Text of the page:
As part of Feeler design concept contextual inquiry, a co-design workshop was organized with students of Kyushu University Design School. The intention of the workshop was to explore issues dealing with the use and visualization of Quantified-Self data for improving learning and well-being.
6 Japanese students from industrial design, architecture and inclusive design took part in the session, which consisted in playing a co-design game.The game followed a journey structure that portrayed the different stages that people involved in self-monitoring for behavior change go through. During the game, players were asked to choose a character, a persona, and play its’ role. This way, it was easier to understand and develop and empathic understanding of the different motivations that lead to self-monitoring.
The game final goal was to reach the last square of the board, which represented behavior change. In order to achieve this, players had to obtain a minimum of 40 points. During the game, players received or lost points according to the decisions they took. Some of these decisions dealt with: the type of data to monitor, the device used for collecting the data or the type of data visualization.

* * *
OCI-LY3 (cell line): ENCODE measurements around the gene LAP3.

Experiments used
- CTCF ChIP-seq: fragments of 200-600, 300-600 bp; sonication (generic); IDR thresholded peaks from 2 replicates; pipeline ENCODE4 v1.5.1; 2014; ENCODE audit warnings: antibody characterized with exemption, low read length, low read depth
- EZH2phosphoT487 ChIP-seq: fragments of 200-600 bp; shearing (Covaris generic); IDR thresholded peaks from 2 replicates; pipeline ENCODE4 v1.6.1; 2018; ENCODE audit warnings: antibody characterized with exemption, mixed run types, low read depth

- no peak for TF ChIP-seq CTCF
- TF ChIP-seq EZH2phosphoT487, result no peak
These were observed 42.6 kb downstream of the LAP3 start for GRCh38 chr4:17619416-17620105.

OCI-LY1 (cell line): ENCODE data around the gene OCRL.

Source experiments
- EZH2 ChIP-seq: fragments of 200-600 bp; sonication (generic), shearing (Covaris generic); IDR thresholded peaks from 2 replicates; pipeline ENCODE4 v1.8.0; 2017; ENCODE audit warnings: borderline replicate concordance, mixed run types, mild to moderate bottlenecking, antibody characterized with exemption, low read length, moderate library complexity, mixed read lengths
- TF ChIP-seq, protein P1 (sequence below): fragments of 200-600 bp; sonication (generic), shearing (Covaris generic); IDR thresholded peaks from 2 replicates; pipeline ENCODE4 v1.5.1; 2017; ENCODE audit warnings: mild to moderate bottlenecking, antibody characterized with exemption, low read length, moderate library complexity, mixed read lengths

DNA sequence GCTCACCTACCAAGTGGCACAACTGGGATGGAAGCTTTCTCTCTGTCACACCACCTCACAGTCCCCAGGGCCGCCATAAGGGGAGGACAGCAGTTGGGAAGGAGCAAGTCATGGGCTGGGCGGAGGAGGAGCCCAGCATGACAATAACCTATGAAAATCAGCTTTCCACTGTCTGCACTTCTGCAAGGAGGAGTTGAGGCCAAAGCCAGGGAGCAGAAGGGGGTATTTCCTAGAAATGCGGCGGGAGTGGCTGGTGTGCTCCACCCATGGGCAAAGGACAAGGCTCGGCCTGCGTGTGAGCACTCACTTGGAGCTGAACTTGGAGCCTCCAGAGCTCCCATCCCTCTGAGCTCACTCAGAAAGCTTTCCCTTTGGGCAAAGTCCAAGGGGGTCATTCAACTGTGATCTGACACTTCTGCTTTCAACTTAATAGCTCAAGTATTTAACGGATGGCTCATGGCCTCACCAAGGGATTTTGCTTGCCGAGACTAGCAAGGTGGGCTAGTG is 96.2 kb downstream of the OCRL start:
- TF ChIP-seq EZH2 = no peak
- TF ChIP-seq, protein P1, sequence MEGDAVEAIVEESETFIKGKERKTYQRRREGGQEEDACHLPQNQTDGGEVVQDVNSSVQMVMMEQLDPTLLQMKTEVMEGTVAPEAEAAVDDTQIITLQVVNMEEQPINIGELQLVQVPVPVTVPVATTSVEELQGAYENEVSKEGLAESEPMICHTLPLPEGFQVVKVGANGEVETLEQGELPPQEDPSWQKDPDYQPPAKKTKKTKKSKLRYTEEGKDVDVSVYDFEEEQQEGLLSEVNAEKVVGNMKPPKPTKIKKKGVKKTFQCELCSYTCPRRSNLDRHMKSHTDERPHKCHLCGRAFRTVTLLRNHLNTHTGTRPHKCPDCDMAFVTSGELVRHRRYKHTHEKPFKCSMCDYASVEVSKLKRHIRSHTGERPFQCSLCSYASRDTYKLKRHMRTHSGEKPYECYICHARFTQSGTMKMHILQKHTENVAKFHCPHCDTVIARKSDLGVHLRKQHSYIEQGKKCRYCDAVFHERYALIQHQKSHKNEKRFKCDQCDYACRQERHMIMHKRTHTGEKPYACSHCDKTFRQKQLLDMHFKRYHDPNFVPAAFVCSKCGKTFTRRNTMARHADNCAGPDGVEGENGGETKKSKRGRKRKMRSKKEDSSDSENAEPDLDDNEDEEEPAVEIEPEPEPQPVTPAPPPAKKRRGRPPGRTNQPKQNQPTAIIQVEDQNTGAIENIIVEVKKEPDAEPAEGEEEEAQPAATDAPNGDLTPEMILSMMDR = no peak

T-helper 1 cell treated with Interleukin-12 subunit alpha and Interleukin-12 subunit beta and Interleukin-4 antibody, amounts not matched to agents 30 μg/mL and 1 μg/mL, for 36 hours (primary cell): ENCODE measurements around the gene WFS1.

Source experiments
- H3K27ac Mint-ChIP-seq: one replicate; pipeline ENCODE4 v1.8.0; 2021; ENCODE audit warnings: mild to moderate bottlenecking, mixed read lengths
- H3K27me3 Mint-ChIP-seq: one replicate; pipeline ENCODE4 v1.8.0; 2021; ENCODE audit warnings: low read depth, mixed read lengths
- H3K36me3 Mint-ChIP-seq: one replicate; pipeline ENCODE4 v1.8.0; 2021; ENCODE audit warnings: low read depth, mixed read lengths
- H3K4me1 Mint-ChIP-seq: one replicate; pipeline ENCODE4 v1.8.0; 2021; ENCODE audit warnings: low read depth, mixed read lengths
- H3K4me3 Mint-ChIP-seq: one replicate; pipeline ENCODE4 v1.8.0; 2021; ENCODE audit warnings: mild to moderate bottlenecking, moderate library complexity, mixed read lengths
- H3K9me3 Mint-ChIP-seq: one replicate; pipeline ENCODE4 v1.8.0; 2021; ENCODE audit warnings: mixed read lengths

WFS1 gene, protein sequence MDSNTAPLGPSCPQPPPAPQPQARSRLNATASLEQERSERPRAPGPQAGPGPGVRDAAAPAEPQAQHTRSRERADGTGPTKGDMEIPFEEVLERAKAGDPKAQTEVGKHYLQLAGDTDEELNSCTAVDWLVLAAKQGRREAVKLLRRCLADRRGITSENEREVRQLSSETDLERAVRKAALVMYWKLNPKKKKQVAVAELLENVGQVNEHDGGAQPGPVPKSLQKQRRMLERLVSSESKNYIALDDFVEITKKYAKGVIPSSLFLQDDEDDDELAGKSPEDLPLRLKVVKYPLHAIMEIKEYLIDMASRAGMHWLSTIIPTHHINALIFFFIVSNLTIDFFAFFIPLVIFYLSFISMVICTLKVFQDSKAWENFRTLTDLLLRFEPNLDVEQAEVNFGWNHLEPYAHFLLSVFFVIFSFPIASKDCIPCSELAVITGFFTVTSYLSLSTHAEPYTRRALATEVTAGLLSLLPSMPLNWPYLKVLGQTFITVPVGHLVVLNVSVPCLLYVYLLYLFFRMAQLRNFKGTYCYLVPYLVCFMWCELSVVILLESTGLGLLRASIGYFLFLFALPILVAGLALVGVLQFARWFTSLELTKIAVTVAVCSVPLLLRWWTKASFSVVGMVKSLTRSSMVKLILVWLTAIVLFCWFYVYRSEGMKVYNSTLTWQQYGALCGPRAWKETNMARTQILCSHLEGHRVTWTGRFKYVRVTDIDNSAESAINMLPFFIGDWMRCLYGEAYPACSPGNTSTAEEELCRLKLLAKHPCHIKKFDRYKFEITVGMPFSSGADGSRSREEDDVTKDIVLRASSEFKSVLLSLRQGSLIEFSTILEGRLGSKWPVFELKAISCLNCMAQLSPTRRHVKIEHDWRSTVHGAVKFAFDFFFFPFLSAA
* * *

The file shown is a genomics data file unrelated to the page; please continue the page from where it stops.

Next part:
At some point, players were asked to design how they would visualize the data collected about their character’s behavior (previously they were given the datasets corresponding to period of time they wanted to monitor). Designing the data visualizations and sharing the different proposals were the most important parts of the workshop, and therefore the ones in which players spent most of the time. Participants were highly involved and, even that visualizing the data was a challenging task, all of them managed to end their proposals on time and enjoyed the experience.
The attendants’ comments helped to improve the game materials, which had been translated to Japanese, as well as some of the game instructions. The session was also useful to reconsider some aspects dealing with time management and facilitation. Dealing with facilitation, it is interesting to note that most of the data visualizations focused on representing the data as accurately as possible. In this regard, more emphasis should be placed on encouraging participants to be more playful and experimental at expense of losing accuracy.
In general, the pilot workshop was useful for improving the game materials and reconsider some issues dealing with facilitation. On the participants’ side, students were quite interested in the use of games as a design research method and some of them directly expressed their intention to use them in their projects after this first hand experience.